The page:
Issues, Observations, and Suggestions
The Wave permits are clearly in huge demand. There are some simple changes I believe they could make to leave fewer people frustrated and make sure the permits are being issued to people who will actually use them. The big complaint I have about the way that permits are handled all boil down to one thing: there is no common sense applied. They know that there are significantly more people who want to visit than they can accommodate, but their process does not maximize the chances that people they give permits to will actually get to see the Wave.
First, the half of the permits that are pre-determined by lottery are just mailed out, never to be seen again. For all they know, none of the 10 people actually showed up that day. And they have people requesting them from all over the world, trying for anything. How many of them get the permit and then actually arrange to travel there? Meanwhile they have a room full of people standing RIGHT THERE who desperately want to go. I would suggest that if you get one of the advance lottery permits that you be required to pick it up in person ahead of time or forfeit your spot. Yes, it is inconvenient to have to pick up a permit, but I’ve done it a 100 times with minimal inconvenience. If you don’t pick it up by a certain time it can go into the pool for the people who are there that day.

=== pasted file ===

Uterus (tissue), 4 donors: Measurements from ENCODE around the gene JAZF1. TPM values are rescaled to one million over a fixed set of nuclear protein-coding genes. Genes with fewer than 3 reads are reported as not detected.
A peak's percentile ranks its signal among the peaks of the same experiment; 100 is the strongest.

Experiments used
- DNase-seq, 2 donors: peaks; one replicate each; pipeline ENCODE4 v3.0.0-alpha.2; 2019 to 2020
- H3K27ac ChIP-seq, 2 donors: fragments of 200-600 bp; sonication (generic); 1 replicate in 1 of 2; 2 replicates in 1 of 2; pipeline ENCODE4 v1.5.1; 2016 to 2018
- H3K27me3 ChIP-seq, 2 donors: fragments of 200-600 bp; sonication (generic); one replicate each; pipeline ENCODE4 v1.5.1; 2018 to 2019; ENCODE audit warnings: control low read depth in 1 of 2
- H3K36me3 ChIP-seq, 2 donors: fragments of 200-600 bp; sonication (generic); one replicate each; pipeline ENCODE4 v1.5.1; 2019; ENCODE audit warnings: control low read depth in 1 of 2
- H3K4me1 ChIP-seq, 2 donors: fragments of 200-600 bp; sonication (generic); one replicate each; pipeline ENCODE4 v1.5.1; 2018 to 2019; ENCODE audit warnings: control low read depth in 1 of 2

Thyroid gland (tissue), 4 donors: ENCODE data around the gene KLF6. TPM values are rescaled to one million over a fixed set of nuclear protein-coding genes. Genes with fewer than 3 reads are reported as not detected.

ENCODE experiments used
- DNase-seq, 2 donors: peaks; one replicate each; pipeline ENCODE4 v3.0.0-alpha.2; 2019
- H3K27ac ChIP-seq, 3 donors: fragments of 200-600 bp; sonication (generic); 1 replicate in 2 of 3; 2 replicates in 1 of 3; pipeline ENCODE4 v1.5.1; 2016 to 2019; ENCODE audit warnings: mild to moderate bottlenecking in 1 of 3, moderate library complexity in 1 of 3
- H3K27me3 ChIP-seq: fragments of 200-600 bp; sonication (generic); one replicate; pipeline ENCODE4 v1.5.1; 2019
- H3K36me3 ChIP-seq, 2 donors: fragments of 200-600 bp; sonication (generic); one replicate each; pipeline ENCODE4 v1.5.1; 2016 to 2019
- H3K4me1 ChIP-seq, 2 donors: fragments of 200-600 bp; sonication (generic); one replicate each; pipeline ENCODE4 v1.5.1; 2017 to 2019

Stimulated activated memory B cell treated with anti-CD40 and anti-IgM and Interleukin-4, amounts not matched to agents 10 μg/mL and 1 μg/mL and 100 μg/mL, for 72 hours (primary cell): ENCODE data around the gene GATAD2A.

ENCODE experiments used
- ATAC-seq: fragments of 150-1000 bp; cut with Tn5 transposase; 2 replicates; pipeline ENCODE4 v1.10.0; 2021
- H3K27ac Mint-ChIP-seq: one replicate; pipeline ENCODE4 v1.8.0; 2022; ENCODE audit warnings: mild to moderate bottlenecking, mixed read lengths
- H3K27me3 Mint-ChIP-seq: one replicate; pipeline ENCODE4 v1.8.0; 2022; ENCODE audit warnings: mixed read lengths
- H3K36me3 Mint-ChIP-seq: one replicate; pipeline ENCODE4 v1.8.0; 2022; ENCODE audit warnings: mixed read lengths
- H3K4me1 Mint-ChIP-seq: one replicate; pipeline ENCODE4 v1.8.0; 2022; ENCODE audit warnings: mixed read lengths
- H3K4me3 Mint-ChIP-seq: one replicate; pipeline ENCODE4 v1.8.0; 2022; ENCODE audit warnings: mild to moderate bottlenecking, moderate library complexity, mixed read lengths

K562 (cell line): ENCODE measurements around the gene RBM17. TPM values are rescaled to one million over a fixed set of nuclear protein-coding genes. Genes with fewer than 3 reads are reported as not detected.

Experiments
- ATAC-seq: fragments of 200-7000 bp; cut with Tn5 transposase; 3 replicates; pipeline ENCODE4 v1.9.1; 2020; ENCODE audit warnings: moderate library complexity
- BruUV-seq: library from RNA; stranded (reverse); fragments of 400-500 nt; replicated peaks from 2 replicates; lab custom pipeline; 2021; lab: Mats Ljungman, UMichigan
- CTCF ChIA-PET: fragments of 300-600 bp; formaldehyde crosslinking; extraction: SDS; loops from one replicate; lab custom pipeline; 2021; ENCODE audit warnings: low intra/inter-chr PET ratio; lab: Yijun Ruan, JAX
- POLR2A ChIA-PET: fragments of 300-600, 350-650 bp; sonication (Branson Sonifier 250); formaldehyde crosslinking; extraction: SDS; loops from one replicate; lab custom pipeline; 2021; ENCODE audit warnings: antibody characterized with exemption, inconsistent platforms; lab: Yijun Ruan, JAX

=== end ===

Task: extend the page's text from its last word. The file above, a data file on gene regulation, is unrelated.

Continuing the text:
Second, we were there during horrible weather. While collecting the applications the volunteers clearly said many, many times that the road was impassible to all but the most capable 4WD drivers and vehicles (even then, incoming storms were making things worse). However, that didn’t deter anyone from entering the lottery, that’s for sure. Sure enough, as the permit spots filled and I watched the permit winners get into their cars, they were all small rental sedans from Las Vegas – a Ford Focus, a Nissan Altima, etc. So great, they got the permit, but there was no way for them to actually get to the Wave. They were told by the volunteers: you will not get in there. It’s hopeless. Meanwhile, the handful of us with vehicles most capable of negotiating the conditions were stuck with nothing. Most likely the Wave saw NO visitors that day.
I’m glad I experienced the process so that I know what to expect. I’m disappointed that we didn’t get a permit, especially considering that the people who did get them that day probably didn’t even use them. The weather really skunked us in this whole area and we didn’t get to see much of anything. But what we did visit was incredible. Although the Wave is the big famous focal point of the area, don’t let tunnel vision take hold. There are miles and miles of unique scenery to explore in the area. I cannot wait to go back and visit in good weather. Even if we don’t get a permit for the Wave again, I know I could stay busy for weeks.